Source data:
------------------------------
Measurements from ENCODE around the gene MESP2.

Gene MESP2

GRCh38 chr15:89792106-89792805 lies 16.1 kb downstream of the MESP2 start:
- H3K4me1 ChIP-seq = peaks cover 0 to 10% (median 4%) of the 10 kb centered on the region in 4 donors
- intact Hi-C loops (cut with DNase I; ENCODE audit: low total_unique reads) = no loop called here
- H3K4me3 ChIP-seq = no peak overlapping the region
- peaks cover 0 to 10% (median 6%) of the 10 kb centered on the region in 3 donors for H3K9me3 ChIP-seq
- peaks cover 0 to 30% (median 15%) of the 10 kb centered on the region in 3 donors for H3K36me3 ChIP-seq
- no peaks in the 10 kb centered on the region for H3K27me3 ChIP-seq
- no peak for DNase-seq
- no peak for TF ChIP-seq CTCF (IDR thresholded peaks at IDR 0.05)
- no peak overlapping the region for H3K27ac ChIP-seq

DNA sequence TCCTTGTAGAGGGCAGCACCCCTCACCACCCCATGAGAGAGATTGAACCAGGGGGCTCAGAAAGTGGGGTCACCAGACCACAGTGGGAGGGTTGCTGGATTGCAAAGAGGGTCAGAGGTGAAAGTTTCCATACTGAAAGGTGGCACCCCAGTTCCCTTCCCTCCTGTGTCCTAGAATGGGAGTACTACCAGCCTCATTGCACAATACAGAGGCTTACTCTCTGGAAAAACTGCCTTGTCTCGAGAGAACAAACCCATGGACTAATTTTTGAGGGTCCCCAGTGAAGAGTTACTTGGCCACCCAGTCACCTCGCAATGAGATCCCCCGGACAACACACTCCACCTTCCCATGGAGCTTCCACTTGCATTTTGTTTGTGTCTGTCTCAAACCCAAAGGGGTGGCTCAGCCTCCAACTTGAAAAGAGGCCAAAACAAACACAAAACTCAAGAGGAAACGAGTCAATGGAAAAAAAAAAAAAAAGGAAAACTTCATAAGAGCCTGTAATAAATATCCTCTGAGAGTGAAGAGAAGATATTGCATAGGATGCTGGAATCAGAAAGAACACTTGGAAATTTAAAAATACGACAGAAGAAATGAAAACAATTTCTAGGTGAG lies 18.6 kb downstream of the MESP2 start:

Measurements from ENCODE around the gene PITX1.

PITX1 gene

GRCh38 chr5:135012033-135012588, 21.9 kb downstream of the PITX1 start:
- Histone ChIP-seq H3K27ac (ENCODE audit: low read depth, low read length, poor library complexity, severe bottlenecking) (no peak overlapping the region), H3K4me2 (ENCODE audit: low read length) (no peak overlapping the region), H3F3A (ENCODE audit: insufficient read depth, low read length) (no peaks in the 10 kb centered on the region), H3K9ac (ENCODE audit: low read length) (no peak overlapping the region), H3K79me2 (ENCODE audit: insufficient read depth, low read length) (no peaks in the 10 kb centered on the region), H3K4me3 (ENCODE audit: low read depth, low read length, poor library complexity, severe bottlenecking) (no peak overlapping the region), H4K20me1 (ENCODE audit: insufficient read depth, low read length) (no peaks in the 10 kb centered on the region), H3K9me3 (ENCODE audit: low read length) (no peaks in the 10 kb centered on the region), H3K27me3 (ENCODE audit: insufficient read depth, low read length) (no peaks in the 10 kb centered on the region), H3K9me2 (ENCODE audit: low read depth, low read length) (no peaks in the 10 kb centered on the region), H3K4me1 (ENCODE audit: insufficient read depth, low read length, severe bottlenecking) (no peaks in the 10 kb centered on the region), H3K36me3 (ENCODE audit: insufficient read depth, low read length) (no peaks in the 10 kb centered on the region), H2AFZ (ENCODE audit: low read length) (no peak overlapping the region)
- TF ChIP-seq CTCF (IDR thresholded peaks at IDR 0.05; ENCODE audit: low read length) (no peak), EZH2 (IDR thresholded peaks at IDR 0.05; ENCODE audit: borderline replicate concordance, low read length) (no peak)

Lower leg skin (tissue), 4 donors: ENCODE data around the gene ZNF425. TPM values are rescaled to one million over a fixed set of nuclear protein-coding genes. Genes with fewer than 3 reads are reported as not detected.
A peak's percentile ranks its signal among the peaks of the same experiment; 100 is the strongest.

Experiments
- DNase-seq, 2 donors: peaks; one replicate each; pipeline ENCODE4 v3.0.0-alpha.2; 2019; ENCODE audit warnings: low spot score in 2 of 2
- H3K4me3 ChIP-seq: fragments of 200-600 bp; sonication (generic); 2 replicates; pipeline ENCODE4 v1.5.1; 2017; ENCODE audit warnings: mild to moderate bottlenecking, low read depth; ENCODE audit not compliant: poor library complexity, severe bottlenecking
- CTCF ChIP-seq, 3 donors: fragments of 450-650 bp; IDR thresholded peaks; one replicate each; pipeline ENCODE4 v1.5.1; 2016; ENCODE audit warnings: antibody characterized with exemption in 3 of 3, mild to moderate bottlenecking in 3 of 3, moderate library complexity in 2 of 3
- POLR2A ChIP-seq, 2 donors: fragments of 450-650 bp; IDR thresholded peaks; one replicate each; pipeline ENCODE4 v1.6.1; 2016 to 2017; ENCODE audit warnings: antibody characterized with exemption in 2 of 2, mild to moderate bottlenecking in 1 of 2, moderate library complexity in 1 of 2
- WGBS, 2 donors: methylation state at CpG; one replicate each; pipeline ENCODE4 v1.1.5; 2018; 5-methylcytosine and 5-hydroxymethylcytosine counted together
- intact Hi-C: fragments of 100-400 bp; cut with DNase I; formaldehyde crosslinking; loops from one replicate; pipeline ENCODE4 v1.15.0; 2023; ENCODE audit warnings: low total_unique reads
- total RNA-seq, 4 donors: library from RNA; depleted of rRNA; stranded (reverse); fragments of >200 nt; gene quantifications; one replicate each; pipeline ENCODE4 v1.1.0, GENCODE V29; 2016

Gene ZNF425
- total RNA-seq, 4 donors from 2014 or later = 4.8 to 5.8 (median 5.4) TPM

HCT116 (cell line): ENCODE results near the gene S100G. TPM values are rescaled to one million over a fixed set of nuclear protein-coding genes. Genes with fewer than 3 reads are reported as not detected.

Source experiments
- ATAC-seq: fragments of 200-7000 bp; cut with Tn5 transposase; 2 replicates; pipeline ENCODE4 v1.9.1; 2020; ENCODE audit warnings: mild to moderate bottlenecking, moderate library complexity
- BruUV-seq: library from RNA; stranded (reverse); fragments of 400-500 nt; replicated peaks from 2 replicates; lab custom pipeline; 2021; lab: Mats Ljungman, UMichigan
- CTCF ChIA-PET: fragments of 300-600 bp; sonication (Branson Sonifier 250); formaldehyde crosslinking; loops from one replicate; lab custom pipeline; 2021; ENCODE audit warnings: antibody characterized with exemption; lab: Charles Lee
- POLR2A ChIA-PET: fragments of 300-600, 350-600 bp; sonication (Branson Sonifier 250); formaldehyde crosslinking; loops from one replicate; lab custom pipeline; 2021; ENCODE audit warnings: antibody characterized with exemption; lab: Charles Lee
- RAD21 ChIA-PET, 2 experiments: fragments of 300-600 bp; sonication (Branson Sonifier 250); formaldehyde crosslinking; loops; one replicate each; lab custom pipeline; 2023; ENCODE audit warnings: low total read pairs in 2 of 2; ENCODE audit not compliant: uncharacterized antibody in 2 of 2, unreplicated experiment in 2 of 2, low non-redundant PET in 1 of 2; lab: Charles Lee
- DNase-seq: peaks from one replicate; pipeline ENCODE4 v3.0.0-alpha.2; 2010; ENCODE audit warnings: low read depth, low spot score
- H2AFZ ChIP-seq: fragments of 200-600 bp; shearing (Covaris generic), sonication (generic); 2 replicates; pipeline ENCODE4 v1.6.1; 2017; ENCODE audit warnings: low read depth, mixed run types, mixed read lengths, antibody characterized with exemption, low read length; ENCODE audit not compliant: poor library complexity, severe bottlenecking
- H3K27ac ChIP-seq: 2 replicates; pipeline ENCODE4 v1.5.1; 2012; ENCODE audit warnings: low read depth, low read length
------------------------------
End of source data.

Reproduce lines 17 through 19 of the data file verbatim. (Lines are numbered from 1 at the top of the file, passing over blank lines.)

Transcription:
- Histone ChIP-seq H3K27ac (ENCODE audit: low read depth, low read length, poor library complexity, severe bottlenecking) (no peak overlapping the region), H3K4me2 (ENCODE audit: low read length) (no peak overlapping the region), H3F3A (ENCODE audit: insufficient read depth, low read length) (no peaks in the 10 kb centered on the region), H3K9ac (ENCODE audit: low read length) (no peak overlapping the region), H3K79me2 (ENCODE audit: insufficient read depth, low read length) (no peaks in the 10 kb centered on the region), H3K4me3 (ENCODE audit: low read depth, low read length, poor library complexity, severe bottlenecking) (no peak overlapping the region), H4K20me1 (ENCODE audit: insufficient read depth, low read length) (no peaks in the 10 kb centered on the region), H3K9me3 (ENCODE audit: low read length) (no peaks in the 10 kb centered on the region), H3K27me3 (ENCODE audit: insufficient read depth, low read length) (no peaks in the 10 kb centered on the region), H3K9me2 (ENCODE audit: low read depth, low read length) (no peaks in the 10 kb centered on the region), H3K4me1 (ENCODE audit: insufficient read depth, low read length, severe bottlenecking) (no peaks in the 10 kb centered on the region), H3K36me3 (ENCODE audit: insufficient read depth, low read length) (no peaks in the 10 kb centered on the region), H2AFZ (ENCODE audit: low read length) (no peak overlapping the region)
- TF ChIP-seq CTCF (IDR thresholded peaks at IDR 0.05; ENCODE audit: low read length) (no peak), EZH2 (IDR thresholded peaks at IDR 0.05; ENCODE audit: borderline replicate concordance, low read length) (no peak)

Lower leg skin (tissue), 4 donors: ENCODE data around the gene ZNF425. TPM values are rescaled to one million over a fixed set of nuclear protein-coding genes. Genes with fewer than 3 reads are reported as not detected.